The pound saw a rise in its fortunes on Thursday after the UK’s central bank decided to boost interest rates in a significant move.
The Bank of England (BoE) put interest rates up from 0.5% to 0.75%, a level which was last reached in March of 2009.
Increases for sterling weren’t huge, but they did represent growth on the day before. They moved to $1.3129 against the dollar, which was a rise from its previous position of $1.3081. The GBP/EUR pair moved to 88.62 pence, its peak point for a period of almost two weeks.
The modest level of the rises may have in part been a consequence of the wider, unclear context in which the decision was made.
A note of caution was sounded by the BoE, especially with regards to Brexit.
However, the Bank’s Governor Mark Carney said in an interview with the major broadcaster the BBC, that the committee retained the flexibility to make changes if required.
“There are a variety of scenarios that can happen with Brexit… but in many of those scenarios interest rates should be at least at these levels and so this decision is consistent with that,” Carney said.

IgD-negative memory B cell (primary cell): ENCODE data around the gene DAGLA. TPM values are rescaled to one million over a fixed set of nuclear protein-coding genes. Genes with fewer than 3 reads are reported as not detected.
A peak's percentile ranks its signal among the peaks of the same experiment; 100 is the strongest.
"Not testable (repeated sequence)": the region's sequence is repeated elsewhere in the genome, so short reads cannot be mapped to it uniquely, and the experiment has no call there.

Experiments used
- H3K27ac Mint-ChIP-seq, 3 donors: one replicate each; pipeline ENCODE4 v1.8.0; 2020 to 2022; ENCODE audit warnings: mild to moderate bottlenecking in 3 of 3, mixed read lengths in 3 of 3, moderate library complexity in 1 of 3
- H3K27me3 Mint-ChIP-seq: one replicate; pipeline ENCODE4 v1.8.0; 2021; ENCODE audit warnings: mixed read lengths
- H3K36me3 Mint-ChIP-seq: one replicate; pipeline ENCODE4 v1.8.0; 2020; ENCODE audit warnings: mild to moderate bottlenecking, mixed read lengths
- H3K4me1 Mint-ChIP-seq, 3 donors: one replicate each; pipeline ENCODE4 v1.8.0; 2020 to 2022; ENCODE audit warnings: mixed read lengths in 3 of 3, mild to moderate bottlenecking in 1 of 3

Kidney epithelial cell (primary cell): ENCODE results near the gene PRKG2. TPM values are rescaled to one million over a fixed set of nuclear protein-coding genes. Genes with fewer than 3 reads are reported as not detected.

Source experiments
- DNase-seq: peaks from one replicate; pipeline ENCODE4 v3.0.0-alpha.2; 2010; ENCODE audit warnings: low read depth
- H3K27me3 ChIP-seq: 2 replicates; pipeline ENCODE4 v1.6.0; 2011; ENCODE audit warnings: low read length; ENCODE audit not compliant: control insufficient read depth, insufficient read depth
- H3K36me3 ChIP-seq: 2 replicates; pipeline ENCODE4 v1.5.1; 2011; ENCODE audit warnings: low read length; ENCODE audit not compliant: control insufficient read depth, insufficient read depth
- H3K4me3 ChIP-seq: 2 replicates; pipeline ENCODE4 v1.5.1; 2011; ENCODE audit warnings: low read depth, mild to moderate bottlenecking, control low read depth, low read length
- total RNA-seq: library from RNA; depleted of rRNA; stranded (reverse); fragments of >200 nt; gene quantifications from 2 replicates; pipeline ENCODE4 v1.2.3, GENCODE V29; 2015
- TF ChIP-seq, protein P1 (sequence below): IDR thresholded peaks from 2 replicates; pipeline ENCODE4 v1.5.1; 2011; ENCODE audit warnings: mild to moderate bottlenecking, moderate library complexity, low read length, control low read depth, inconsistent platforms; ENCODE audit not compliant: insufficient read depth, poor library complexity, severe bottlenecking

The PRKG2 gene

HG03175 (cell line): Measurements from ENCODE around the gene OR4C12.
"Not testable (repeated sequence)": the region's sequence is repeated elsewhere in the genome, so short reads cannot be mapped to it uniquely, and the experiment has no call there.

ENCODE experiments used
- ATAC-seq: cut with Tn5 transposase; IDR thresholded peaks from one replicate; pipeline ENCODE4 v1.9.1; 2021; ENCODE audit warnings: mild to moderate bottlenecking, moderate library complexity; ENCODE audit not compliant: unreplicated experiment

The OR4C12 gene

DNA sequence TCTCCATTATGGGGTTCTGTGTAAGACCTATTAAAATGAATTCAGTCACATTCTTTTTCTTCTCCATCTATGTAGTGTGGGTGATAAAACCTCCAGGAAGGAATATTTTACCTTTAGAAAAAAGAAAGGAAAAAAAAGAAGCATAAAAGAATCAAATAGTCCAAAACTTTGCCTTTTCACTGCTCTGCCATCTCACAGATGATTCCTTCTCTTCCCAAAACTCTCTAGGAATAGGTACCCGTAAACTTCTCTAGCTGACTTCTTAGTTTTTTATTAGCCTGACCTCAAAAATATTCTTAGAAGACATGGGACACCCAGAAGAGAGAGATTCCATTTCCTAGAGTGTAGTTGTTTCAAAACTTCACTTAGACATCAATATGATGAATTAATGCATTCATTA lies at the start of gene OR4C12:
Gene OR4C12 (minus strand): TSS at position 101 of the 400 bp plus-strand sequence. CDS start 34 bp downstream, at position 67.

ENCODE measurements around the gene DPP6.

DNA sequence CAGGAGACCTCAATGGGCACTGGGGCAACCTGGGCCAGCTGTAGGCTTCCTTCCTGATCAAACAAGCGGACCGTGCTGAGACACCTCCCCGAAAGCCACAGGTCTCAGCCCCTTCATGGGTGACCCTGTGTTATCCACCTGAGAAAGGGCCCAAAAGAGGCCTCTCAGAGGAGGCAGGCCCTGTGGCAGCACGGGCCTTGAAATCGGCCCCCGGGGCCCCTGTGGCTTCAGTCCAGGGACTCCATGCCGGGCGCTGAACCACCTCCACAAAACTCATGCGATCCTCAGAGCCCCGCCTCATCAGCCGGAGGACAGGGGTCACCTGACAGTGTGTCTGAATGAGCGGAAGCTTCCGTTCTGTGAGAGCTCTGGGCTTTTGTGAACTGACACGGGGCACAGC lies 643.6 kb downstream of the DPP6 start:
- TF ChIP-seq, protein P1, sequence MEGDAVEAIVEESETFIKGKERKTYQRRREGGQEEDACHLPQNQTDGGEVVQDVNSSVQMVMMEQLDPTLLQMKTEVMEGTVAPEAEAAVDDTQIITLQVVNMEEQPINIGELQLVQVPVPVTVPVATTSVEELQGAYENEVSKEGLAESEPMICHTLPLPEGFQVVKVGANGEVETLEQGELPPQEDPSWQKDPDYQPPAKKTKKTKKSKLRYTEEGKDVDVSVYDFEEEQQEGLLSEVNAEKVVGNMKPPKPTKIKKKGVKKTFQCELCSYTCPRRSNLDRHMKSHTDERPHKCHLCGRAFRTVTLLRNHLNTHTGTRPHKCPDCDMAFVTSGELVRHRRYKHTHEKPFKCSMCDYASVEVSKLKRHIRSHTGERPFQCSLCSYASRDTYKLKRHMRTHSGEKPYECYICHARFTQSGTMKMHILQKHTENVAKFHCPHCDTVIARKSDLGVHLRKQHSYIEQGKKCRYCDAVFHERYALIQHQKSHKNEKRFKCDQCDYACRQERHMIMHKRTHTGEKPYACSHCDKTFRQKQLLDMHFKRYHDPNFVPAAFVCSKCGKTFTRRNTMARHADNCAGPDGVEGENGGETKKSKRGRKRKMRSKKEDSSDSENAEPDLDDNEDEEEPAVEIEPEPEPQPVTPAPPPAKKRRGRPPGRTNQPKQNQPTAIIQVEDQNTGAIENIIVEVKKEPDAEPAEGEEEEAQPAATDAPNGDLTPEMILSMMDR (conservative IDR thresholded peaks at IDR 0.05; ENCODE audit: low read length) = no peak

“In those scenarios where the interest rate should be lower, well, then the MPC which meets eight times a year would, I’m confident, take the right decision to adjust interest rates at that time,” he added.
The Bank’s decision caps a week of significant monetary policy meetings around the world, including the Bank of Japan’s announcement on Tuesday and the US Federal Reserve’s on Wednesday.
Both of those institutions kept interest rates as they are, although the latter revealed a positive outlook for the American economy, giving further fuel to strong speculation that rate rises will be on the cards for the next two quarters of 2018.
Next Tuesday, the Reserve Bank of Australia will make its interest rate decision. Rates in Australia currently sit at 1.5%, although the outcome of the meeting is uncertain.
Other significant events in the foreign exchange calendar are on the cards for next week.
Monday will see like-for-like retail sales figures released in Britain covering July, while a Canadian civic holiday may keep CAD pairs looking somewhat sluggish.
Tuesday will see a number of major German statistical releases, including June’s exports, industrial production levels and trade balance. France will also release its June current account information on Tuesday, while the US Redbook index will be released as well.
The ongoing tariff issues between China and the US will be brought into sharp focus again on Wednesday with a series of major Chinese data releases.
The Asian nation will release July figures on imports and exports, which will be closely watched by investors. It will also reveal its trade balance. In Australia, meanwhile, the Reserve Bank’s Governor Philip Lowe will give a speech on Wednesday, no doubt following up on the decision from the previous day.
Finally, later on Wednesday, the Reserve Bank of New Zealand will release its rate decision. Rates there currently sit at 1.75%.